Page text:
Physician Burnout Crisis

physician burnout

The Massachusetts Medical Society published A Crisis in Health Care: A Call to Action on Physician Burnout on January 17, 2019. The report describes burnout as “a syndrome involving one or more of emotional exhaustion, depersonalization and a diminished sense of personal accomplishment.” President of the Massachusetts Medical Society Alain Chaoui, MD, FAAFP, writes: “The issue of burnout is something we take incredibly seriously because physician wellbeing is linked to providing quality care and favorable outcomes for our patients.” The report is a result of collaboration between the Massachusetts Medical Society, the Massachusetts Health and Hospital Association, the Harvard T.H. Chan School of Public Health, and the Harvard Global Health Institute.

Also in January 2019, Medscape released National Physician Burnout, Depression & Suicide Report 2019. The online survey compiled input from 15,069  U.S. physicians practicing in more than twenty-nine specialties. Medscape research shows that some medical specialties now have burnout rates above 50%.

Responses to the survey indicate that 44% of physicians meet the criteria for burnout, up from 42% in last year’s report. In addition, 11% are colloquially depressed (feeling down or sad), and 4% are clinically depressed. The responses show that 14% of physicians have had thoughts of suicide but have not attempted it, and 6% said they preferred not to answer. Survey authors note that one physician a day dies by suicide, the highest rate of any profession. According to this survey, 1% of physicians have attempted it.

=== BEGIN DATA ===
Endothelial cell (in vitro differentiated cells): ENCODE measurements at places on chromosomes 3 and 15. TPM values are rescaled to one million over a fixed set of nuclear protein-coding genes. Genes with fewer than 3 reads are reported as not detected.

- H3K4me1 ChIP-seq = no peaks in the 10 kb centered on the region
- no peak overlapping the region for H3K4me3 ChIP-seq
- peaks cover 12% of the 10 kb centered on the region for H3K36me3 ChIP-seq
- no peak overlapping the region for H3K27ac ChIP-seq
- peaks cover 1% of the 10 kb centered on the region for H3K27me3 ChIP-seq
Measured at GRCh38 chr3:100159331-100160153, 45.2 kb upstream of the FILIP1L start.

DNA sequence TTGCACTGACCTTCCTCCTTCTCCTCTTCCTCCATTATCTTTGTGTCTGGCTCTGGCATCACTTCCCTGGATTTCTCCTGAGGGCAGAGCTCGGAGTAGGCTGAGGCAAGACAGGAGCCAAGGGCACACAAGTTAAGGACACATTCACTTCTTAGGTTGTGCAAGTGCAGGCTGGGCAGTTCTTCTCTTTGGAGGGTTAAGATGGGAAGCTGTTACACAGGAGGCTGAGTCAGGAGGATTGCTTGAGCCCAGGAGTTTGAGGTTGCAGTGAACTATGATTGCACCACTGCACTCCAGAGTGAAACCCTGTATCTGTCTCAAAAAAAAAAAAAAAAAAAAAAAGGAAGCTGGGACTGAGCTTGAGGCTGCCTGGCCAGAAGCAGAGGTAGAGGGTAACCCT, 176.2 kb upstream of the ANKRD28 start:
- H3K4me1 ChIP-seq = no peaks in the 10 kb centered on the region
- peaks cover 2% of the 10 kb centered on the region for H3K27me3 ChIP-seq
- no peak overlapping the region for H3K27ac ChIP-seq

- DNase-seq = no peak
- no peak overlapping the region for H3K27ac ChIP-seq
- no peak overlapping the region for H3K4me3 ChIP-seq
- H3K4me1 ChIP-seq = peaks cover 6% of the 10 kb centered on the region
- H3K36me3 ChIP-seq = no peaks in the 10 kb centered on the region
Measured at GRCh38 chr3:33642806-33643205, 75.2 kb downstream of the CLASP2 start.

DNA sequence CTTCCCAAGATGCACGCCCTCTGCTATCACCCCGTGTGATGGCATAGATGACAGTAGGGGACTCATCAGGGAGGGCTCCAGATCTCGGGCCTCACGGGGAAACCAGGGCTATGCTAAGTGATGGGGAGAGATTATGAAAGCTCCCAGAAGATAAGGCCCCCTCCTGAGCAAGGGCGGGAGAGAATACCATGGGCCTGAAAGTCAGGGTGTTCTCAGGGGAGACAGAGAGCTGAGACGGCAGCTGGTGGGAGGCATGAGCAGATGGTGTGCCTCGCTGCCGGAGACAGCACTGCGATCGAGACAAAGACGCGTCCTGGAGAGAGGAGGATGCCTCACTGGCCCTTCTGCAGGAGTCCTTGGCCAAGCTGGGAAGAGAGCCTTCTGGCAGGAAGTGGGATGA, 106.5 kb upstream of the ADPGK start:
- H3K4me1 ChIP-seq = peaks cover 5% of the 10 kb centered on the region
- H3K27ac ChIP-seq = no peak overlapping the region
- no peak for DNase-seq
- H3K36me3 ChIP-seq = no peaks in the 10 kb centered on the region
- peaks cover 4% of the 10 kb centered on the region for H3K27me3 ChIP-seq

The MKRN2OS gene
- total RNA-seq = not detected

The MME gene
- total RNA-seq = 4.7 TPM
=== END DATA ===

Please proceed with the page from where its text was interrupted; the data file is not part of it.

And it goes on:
Top-ranked answers to the survey question “What contributes most to your burnout?” were:

Too many bureaucratic tasks (e.g. charting and paperwork)

Spending too many hours at work

Increasing computerization of practice

Lack of respect from administrators/employers, colleagues or staff

Physician burnout has become a public health issue. Yet the Medscape survey found that only 13% of physicians are currently seeking professional help for burnout or depression.  When doctors are not able to rest and recover during their time off, job burnout takes its toll. Unfortunately, one of the complications of this exhaustion is an increase in medical errors which may lead to medical malpractice lawsuits. In the event of a malpractice suit, the most valuable asset on the legal team can often be the experienced medical expert witness. Contact Elite Medical Experts to discuss your case and secure a leading university healthcare expert.

 

 

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